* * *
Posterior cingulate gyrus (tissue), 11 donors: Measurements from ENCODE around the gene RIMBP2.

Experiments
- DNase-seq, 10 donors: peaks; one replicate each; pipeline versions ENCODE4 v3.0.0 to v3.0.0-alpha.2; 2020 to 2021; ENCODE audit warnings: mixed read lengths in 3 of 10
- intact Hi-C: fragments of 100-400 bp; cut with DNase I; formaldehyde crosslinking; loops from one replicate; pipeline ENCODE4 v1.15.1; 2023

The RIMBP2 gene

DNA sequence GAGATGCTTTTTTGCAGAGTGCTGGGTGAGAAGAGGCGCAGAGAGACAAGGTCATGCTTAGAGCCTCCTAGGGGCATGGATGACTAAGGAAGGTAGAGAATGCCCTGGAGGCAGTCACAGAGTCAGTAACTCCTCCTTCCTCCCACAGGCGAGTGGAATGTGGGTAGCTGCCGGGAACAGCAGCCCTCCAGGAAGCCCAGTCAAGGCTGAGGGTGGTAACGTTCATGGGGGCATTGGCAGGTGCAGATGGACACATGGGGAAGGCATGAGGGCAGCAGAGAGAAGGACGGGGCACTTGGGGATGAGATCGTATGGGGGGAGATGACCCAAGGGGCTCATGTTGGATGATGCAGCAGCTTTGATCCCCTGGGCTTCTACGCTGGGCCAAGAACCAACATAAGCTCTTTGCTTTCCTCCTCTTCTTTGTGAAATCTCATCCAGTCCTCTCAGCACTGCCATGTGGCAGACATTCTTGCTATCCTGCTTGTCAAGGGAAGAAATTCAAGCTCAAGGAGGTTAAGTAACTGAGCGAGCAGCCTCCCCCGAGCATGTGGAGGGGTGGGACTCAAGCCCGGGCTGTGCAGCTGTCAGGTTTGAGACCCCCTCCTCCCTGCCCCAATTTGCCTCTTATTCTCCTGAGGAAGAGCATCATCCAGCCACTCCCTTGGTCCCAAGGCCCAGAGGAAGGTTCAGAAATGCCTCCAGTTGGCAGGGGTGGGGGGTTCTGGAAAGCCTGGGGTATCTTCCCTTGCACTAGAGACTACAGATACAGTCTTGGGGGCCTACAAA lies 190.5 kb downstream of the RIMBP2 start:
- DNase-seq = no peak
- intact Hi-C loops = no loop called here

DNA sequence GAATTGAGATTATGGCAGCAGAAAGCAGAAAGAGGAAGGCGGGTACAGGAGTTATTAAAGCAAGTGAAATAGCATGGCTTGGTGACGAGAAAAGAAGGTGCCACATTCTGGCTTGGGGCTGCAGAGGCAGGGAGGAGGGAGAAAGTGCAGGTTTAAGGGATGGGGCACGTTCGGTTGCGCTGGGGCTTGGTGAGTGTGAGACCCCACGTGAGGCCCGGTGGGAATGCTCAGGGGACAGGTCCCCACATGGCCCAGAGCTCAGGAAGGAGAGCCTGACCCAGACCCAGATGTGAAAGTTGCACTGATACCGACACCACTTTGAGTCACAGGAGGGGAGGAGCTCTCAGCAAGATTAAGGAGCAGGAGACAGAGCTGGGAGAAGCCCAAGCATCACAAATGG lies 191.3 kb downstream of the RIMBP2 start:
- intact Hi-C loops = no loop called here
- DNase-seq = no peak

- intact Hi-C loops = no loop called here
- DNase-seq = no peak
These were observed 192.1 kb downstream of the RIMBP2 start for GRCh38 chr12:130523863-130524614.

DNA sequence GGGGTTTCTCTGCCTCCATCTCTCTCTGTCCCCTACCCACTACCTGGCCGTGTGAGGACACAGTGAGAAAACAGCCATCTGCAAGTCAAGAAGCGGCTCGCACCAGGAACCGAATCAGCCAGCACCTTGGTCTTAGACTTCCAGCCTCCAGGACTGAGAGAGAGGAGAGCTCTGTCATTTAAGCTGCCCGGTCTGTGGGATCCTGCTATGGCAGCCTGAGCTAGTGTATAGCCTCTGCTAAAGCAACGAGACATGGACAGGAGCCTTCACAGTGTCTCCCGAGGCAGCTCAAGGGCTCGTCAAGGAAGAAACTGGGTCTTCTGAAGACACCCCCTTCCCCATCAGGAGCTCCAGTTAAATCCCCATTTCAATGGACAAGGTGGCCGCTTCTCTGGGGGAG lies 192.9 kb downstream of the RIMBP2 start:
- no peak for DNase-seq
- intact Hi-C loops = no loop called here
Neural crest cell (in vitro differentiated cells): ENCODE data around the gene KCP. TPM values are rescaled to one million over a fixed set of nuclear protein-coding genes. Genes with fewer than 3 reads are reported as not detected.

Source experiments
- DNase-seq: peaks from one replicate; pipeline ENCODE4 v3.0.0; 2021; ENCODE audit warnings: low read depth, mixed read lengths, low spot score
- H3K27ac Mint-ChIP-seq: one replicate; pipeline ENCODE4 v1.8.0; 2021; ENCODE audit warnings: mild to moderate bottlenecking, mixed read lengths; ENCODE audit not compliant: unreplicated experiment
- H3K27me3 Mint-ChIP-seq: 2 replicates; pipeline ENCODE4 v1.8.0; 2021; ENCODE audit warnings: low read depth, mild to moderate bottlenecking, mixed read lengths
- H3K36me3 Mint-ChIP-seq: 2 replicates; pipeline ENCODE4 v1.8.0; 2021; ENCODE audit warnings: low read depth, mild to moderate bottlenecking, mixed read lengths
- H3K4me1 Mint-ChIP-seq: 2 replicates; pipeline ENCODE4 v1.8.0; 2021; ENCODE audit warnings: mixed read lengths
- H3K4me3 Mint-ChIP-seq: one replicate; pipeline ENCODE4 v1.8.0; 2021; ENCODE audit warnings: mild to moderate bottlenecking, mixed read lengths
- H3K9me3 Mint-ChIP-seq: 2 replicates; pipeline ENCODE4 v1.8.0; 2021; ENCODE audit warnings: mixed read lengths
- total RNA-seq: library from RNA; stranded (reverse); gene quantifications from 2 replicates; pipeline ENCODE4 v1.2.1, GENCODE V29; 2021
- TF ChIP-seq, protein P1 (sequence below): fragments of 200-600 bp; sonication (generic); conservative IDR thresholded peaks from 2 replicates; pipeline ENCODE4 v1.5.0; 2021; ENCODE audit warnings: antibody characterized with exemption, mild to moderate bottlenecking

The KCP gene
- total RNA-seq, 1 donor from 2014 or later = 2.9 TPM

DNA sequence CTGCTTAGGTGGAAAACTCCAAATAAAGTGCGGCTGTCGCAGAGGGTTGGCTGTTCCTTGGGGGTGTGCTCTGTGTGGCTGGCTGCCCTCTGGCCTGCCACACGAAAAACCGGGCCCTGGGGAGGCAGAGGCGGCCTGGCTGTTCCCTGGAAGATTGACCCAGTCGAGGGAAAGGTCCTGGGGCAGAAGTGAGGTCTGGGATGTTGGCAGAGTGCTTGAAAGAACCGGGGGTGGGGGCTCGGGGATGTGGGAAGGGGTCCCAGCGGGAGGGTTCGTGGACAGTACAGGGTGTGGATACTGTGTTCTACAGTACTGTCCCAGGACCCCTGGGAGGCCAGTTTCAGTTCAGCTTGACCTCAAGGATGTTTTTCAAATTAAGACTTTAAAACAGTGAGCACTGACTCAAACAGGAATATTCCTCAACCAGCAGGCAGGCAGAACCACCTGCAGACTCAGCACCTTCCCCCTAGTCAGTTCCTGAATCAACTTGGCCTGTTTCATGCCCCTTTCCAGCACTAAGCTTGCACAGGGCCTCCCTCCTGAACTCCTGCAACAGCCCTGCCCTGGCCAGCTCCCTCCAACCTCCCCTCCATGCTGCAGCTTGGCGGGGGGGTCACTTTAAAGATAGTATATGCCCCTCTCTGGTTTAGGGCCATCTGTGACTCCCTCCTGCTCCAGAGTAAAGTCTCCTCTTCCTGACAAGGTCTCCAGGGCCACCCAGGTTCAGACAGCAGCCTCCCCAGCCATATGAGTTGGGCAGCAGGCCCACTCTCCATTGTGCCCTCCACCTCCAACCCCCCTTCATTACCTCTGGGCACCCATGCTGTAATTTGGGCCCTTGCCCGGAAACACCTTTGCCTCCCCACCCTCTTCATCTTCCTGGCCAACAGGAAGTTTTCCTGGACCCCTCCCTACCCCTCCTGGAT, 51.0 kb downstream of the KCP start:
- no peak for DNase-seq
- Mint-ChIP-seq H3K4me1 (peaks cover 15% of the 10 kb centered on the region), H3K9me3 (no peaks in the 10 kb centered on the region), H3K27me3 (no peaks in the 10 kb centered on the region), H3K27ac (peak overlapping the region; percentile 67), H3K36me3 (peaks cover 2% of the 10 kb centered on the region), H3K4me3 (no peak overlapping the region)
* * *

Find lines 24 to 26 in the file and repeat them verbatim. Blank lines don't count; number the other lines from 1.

- H3K4me1 Mint-ChIP-seq: 2 replicates; pipeline ENCODE4 v1.8.0; 2021; ENCODE audit warnings: mixed read lengths
- H3K4me3 Mint-ChIP-seq: one replicate; pipeline ENCODE4 v1.8.0; 2021; ENCODE audit warnings: mild to moderate bottlenecking, mixed read lengths
- H3K9me3 Mint-ChIP-seq: 2 replicates; pipeline ENCODE4 v1.8.0; 2021; ENCODE audit warnings: mixed read lengths